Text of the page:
We’ll be up early again, heading out to the West Coast National Park for the morning, with this being arguably the best site for waders in South Africa, with numerous rarities having turned up on the lagoon shores over the years. We’ll divide our time between birding the tidal mudflats around the Geelbek Hide, where we hope to find a number of waders, many of which we would probably have recorded already but we’ll still aim to locate Bar-tailed Godwit, Eurasian Curlew, Red Knot, African Black Oystercatcher, White-fronted Plover and Chestnut-banded Plover whilst rarities such as Eurasian Oystercatcher, Black-tailed Godwit and Greater Sand Plover do turn up from time to time. The surrounding bush and scrub will also attract our attention for much of the morning as we aim to locate Grey-winged Francolin, Black Harrier, Cape Penduline-Tit, Karoo Lark and Southern Black Korhaan. Afterwards we’ll return for brunch before we make our way south to the Cape Peninsula, where we’ll be based for the next three nights. During this time we’ll visit a few different spots as we aim to track down a plethora of species. Depending on what time we arrive, on the way onto the Peninsula we may well stop at Kirstenbosch National Botanical Gardens on the slopes of Table Mountain, where our birding will begin. Fynbos specials such as Cape Sugarbird and Orange-breasted Sunbird will be high on our list of ‘must-sees’, while other species we’ll look for include Swee Waxbill, Spotted Eagle-Owl, Lemon Dove, Malachite Sunbird and others. Moving on we’ll head to our guest house in the small village of Noordhoek and spend the rest of our time birding in the area. Sites to visit over the next day include the following:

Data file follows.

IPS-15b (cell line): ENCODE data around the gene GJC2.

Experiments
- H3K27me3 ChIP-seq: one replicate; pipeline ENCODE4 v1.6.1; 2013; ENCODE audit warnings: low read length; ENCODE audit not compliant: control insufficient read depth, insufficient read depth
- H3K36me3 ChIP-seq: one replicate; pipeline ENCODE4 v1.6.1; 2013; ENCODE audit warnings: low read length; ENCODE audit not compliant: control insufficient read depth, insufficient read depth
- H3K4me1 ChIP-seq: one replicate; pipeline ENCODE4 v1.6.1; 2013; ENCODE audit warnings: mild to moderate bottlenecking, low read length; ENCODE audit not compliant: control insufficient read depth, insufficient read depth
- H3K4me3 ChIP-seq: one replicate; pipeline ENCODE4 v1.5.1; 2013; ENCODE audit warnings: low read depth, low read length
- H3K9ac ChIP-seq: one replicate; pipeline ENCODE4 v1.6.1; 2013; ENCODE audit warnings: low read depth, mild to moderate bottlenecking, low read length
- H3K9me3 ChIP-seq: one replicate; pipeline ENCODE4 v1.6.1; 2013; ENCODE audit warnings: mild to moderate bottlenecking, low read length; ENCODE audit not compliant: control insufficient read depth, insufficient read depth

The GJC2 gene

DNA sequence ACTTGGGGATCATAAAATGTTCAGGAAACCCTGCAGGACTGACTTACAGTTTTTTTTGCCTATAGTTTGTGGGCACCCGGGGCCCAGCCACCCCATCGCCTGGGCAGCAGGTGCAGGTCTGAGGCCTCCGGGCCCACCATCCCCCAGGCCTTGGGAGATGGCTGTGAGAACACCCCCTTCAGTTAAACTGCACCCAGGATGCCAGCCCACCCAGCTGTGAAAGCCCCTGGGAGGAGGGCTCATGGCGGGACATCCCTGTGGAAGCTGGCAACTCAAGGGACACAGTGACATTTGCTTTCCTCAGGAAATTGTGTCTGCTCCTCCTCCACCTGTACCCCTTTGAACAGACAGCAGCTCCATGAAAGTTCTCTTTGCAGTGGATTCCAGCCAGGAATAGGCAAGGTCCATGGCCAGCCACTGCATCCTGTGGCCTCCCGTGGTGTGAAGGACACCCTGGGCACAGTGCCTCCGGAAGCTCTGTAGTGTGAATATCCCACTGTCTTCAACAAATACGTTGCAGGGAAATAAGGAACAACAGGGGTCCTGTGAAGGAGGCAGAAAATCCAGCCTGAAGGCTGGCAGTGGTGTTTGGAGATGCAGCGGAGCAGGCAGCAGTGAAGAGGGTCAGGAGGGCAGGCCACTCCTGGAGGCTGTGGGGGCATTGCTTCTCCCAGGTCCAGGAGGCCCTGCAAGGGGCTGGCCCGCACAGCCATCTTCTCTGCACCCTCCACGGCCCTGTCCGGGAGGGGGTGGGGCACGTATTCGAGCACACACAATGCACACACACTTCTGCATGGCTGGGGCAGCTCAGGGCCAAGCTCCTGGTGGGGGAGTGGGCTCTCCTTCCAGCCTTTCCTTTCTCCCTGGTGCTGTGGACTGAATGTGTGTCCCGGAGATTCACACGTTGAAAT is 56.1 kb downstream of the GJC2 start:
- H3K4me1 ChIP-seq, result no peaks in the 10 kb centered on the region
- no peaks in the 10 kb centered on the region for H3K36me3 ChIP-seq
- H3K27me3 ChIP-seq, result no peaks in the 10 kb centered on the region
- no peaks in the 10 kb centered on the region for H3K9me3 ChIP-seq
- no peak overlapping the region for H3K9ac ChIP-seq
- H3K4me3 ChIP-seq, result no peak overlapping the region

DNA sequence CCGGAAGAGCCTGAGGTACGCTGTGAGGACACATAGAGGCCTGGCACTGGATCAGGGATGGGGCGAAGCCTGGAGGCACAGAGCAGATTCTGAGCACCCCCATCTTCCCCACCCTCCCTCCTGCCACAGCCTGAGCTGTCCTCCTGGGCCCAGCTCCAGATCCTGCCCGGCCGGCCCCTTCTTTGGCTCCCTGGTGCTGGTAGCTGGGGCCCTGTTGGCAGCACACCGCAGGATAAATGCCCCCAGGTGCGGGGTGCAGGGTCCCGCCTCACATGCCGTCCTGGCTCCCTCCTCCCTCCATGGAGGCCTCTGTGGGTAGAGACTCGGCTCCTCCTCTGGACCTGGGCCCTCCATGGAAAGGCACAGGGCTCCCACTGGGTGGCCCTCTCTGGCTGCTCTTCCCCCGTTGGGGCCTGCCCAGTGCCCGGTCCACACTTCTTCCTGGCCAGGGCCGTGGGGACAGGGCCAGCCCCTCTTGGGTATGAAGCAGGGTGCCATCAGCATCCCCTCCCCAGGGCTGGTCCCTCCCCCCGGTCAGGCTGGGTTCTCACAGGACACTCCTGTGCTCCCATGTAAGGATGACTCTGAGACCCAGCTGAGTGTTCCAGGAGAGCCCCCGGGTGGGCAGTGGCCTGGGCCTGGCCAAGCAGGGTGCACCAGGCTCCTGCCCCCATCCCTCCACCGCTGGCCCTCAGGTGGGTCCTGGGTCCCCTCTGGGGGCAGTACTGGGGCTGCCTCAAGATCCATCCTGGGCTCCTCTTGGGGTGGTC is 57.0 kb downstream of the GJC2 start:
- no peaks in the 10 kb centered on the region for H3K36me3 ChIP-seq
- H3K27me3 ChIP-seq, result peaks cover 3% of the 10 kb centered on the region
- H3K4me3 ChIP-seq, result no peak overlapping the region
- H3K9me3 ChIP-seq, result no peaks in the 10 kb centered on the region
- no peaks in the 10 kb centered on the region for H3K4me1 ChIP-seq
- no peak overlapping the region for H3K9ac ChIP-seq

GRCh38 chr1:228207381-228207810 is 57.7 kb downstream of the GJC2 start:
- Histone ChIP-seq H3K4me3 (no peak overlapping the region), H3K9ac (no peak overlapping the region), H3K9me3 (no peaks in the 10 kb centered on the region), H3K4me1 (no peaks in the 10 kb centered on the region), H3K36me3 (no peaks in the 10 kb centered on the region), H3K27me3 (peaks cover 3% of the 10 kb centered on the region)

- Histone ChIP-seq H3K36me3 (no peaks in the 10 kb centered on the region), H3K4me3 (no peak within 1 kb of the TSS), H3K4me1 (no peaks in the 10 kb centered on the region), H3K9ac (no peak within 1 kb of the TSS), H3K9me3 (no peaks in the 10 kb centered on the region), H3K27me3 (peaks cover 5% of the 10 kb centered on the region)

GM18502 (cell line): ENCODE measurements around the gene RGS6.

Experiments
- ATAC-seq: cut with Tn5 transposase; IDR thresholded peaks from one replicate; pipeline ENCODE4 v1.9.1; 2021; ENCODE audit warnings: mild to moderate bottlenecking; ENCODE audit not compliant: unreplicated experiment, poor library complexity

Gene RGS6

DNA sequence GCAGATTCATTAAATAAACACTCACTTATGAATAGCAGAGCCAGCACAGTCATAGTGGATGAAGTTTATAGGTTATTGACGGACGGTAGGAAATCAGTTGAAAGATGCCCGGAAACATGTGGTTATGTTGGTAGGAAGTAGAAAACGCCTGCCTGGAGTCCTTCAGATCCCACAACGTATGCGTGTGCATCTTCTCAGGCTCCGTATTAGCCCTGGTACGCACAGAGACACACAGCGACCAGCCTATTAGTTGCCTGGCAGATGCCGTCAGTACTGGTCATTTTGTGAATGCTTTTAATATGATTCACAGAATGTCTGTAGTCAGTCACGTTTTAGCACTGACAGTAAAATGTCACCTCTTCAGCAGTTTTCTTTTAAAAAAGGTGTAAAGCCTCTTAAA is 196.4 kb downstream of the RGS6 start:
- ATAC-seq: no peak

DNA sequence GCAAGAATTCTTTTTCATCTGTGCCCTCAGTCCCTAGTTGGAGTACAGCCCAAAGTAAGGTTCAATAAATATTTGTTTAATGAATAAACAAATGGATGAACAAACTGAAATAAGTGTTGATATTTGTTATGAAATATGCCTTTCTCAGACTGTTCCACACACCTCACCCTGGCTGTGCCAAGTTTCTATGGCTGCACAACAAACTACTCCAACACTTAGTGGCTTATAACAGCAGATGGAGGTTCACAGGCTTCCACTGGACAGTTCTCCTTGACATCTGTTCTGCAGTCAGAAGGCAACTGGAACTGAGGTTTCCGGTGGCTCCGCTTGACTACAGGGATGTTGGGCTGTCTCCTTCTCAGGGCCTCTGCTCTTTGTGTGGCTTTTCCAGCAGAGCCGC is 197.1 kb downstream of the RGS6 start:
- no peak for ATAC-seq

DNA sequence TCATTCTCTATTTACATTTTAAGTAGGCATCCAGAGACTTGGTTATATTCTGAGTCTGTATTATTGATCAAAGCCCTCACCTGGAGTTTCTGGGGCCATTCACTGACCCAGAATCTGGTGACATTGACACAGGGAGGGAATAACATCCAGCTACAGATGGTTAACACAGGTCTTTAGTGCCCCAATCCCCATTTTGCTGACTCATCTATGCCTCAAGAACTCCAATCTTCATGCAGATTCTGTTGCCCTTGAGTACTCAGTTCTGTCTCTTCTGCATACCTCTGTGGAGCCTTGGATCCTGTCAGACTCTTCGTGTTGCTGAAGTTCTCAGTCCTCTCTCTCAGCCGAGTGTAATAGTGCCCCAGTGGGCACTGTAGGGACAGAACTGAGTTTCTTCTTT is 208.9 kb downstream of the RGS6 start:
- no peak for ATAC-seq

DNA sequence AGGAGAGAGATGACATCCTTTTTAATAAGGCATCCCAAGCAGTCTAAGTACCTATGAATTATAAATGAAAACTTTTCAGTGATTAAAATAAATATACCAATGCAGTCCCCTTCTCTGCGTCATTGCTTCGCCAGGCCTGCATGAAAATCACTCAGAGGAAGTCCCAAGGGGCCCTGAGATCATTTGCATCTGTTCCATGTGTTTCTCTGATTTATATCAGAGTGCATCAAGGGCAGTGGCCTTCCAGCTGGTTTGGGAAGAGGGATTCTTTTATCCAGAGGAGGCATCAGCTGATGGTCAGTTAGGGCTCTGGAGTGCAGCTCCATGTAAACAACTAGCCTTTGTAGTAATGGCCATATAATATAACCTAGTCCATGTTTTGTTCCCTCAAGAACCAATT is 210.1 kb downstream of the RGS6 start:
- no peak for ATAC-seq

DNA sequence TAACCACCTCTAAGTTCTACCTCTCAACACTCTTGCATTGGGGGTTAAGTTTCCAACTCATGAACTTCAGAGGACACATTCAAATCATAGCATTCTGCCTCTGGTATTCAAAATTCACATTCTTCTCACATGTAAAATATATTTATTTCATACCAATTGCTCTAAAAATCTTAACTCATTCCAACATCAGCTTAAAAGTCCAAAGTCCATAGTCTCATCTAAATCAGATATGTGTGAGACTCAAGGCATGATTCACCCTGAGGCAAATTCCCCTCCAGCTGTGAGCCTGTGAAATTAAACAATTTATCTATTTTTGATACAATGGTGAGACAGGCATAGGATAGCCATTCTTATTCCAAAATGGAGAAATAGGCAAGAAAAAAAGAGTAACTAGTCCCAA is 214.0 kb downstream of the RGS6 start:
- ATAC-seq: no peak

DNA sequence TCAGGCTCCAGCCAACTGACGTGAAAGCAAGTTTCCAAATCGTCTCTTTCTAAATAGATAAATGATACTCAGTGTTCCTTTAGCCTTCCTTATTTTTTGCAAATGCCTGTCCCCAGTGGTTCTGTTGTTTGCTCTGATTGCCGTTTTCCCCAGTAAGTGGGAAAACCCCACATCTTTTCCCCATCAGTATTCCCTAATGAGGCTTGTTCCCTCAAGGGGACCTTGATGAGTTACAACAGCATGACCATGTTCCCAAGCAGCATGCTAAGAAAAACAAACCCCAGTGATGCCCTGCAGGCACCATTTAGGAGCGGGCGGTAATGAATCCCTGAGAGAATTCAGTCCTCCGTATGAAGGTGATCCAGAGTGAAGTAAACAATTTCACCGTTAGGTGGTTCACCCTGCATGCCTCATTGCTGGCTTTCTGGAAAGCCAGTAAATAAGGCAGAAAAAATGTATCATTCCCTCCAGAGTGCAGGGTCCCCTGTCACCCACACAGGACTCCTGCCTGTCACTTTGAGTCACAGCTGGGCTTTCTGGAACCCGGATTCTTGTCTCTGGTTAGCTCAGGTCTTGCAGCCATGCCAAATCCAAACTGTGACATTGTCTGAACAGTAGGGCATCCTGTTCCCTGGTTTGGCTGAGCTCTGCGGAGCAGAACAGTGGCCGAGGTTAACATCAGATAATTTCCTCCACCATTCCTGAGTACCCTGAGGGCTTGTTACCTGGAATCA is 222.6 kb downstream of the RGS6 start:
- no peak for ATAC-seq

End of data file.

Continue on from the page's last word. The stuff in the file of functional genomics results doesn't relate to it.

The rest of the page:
This small bay and stretch of rocky shoreline is the favoured roost of Cape, White-breasted, Bank and Crowned Cormorants, as well as Swift, Common and Sandwich Terns. Hartlaub’s Gull is common and African Black Oystercatcher should also be seen. Along the sandy shore we’ll look for White-fronted Plover and low bushes on the inland side often produce Karoo Prinia, while Speckled Pigeons frequent the rocks and houses along the waterfront.